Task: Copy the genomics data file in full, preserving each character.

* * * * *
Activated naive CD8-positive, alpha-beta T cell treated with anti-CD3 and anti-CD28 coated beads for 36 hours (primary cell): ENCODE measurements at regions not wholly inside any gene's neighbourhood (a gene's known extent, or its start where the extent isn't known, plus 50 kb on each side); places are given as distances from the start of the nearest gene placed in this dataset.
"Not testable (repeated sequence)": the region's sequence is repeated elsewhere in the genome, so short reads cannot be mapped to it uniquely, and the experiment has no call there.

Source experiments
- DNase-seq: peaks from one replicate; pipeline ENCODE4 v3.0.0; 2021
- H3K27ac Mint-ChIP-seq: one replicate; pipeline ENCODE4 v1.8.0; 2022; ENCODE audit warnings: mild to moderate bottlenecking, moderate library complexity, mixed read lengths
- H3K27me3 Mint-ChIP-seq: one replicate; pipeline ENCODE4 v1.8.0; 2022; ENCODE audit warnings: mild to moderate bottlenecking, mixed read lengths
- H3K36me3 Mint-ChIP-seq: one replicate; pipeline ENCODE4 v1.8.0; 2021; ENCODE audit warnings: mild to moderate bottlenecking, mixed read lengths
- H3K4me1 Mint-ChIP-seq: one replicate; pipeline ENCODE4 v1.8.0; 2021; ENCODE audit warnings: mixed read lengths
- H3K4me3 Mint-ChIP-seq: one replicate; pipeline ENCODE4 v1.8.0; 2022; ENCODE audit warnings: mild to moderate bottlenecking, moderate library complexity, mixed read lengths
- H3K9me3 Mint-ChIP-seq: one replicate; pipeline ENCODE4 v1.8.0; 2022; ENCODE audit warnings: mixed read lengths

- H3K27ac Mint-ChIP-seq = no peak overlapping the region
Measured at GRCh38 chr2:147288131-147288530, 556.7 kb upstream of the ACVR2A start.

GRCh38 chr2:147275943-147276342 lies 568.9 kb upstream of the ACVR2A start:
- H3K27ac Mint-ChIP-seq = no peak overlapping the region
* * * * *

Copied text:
Activated naive CD8-positive, alpha-beta T cell treated with anti-CD3 and anti-CD28 coated beads for 36 hours (primary cell): ENCODE measurements at regions not wholly inside any gene's neighbourhood (a gene's known extent, or its start where the extent isn't known, plus 50 kb on each side); places are given as distances from the start of the nearest gene placed in this dataset.
"Not testable (repeated sequence)": the region's sequence is repeated elsewhere in the genome, so short reads cannot be mapped to it uniquely, and the experiment has no call there.

Source experiments
- DNase-seq: peaks from one replicate; pipeline ENCODE4 v3.0.0; 2021
- H3K27ac Mint-ChIP-seq: one replicate; pipeline ENCODE4 v1.8.0; 2022; ENCODE audit warnings: mild to moderate bottlenecking, moderate library complexity, mixed read lengths
- H3K27me3 Mint-ChIP-seq: one replicate; pipeline ENCODE4 v1.8.0; 2022; ENCODE audit warnings: mild to moderate bottlenecking, mixed read lengths
- H3K36me3 Mint-ChIP-seq: one replicate; pipeline ENCODE4 v1.8.0; 2021; ENCODE audit warnings: mild to moderate bottlenecking, mixed read lengths
- H3K4me1 Mint-ChIP-seq: one replicate; pipeline ENCODE4 v1.8.0; 2021; ENCODE audit warnings: mixed read lengths
- H3K4me3 Mint-ChIP-seq: one replicate; pipeline ENCODE4 v1.8.0; 2022; ENCODE audit warnings: mild to moderate bottlenecking, moderate library complexity, mixed read lengths
- H3K9me3 Mint-ChIP-seq: one replicate; pipeline ENCODE4 v1.8.0; 2022; ENCODE audit warnings: mixed read lengths

- H3K27ac Mint-ChIP-seq = no peak overlapping the region
Measured at GRCh38 chr2:147288131-147288530, 556.7 kb upstream of the ACVR2A start.

GRCh38 chr2:147275943-147276342 lies 568.9 kb upstream of the ACVR2A start:
- H3K27ac Mint-ChIP-seq = no peak overlapping the region